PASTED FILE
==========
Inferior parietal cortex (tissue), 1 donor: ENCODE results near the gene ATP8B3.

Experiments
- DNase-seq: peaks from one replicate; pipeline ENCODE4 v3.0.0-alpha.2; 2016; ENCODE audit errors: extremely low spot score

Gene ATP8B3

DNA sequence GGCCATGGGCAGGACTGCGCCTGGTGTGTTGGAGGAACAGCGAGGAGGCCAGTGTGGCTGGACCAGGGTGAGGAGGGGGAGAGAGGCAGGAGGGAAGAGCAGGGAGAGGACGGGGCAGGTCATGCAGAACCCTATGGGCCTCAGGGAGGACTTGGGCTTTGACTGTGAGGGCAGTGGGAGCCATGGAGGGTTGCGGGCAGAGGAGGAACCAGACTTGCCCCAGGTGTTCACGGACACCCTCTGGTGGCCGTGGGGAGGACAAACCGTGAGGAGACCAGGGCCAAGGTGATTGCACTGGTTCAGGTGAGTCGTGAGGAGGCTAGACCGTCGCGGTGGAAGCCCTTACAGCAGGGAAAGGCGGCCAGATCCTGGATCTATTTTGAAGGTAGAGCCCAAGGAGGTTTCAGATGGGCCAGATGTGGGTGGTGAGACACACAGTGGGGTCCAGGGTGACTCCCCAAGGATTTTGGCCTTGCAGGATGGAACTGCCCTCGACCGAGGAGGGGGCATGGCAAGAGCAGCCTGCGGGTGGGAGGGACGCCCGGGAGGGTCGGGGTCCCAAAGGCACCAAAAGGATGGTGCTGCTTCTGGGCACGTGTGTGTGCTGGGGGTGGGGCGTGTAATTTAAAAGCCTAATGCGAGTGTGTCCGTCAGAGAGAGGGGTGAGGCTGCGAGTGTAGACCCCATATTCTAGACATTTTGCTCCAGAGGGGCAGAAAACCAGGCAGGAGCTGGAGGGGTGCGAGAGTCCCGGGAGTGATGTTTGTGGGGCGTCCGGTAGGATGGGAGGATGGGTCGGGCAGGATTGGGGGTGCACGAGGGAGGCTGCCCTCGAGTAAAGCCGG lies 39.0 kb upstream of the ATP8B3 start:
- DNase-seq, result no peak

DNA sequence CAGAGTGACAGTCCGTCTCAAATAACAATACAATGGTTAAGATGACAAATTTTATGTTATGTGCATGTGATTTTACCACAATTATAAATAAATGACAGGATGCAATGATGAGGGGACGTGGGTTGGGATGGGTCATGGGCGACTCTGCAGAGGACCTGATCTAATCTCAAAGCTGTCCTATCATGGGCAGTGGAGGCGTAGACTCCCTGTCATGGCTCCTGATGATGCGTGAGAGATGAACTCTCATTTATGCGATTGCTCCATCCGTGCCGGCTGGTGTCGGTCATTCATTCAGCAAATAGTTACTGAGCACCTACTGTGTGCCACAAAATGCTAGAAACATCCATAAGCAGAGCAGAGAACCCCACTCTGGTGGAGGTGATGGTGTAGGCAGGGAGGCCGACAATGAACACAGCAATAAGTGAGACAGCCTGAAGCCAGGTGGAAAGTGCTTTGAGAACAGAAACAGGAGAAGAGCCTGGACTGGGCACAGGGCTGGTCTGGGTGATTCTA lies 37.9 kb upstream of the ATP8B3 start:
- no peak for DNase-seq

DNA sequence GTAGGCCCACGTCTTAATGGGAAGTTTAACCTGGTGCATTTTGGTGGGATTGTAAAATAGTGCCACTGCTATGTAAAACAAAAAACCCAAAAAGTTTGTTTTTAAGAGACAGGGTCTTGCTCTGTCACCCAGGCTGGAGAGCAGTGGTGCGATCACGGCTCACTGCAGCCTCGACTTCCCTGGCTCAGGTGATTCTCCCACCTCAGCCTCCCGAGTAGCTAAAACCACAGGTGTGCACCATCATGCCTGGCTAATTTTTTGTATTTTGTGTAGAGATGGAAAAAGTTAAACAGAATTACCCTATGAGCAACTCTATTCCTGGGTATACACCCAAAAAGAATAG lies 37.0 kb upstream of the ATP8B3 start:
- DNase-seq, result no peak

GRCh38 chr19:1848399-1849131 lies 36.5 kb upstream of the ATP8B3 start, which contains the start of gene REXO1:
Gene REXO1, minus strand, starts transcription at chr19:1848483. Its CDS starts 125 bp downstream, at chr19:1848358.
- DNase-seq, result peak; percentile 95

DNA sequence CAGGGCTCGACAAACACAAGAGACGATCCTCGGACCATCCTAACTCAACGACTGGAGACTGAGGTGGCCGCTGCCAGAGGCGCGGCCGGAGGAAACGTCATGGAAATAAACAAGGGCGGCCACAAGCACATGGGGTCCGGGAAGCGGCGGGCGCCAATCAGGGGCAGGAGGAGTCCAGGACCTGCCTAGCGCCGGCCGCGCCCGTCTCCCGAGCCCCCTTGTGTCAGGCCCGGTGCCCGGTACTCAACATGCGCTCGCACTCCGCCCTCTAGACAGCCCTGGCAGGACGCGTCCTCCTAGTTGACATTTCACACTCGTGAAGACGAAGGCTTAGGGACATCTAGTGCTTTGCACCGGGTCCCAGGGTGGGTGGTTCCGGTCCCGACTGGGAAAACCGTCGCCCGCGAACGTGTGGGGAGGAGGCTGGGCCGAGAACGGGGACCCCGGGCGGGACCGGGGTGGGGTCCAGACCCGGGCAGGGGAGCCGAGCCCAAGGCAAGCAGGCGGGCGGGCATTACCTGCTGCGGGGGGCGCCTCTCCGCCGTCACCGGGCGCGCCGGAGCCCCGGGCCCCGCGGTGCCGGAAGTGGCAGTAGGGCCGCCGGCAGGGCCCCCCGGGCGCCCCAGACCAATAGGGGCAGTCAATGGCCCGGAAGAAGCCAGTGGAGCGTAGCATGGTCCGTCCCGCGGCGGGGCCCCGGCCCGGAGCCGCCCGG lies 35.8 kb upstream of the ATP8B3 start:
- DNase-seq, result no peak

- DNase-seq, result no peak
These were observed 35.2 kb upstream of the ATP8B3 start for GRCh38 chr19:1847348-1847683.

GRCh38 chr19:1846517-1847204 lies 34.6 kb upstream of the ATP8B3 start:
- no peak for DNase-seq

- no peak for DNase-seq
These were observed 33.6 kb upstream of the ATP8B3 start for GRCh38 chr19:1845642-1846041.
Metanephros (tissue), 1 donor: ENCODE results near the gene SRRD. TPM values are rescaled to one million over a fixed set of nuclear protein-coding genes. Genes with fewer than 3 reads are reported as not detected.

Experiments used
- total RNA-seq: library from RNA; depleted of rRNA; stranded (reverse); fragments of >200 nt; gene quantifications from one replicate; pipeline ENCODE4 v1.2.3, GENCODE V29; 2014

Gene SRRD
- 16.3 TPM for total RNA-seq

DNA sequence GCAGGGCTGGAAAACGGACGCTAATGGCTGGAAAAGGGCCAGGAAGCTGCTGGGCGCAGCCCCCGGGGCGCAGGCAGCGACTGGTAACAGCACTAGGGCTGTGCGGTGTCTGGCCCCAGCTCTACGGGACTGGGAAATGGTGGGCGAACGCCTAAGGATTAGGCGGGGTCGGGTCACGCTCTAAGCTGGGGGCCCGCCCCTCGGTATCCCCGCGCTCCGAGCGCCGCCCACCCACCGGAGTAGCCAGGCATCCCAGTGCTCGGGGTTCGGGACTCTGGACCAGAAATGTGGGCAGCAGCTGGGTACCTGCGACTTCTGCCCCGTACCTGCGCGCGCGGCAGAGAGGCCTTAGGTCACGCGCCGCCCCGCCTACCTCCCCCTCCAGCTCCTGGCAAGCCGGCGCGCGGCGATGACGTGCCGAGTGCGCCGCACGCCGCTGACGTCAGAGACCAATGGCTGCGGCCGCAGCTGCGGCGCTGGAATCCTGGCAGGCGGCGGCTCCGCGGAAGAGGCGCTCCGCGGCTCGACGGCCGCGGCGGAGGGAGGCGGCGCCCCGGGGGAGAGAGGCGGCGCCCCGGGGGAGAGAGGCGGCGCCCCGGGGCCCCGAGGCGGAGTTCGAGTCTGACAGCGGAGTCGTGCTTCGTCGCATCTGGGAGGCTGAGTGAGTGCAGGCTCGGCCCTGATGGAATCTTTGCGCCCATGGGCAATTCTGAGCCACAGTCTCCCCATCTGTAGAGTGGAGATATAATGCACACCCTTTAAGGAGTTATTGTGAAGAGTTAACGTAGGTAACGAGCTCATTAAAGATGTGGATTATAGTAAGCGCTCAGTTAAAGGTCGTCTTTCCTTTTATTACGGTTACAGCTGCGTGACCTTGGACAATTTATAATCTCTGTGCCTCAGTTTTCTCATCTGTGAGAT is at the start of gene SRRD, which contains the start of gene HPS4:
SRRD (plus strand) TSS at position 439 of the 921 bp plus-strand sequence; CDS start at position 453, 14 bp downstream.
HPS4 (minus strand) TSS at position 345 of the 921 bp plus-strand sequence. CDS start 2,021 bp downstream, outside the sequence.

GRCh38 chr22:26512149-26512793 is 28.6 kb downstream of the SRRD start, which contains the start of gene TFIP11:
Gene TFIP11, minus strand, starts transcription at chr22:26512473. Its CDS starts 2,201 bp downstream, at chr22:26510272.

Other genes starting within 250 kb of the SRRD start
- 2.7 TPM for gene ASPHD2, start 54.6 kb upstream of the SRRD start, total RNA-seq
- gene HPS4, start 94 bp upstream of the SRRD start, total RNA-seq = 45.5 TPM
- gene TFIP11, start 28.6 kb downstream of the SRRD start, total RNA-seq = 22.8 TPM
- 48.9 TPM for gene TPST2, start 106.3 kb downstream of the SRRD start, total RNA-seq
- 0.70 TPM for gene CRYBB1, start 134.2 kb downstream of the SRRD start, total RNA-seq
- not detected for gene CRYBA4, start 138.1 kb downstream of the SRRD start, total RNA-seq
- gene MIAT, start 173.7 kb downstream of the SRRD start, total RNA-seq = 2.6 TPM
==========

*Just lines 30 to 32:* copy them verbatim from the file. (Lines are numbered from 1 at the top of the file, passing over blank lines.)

GRCh38 chr22:26512149-26512793 is 28.6 kb downstream of the SRRD start, which contains the start of gene TFIP11:
Gene TFIP11, minus strand, starts transcription at chr22:26512473. Its CDS starts 2,201 bp downstream, at chr22:26510272.

Other genes starting within 250 kb of the SRRD start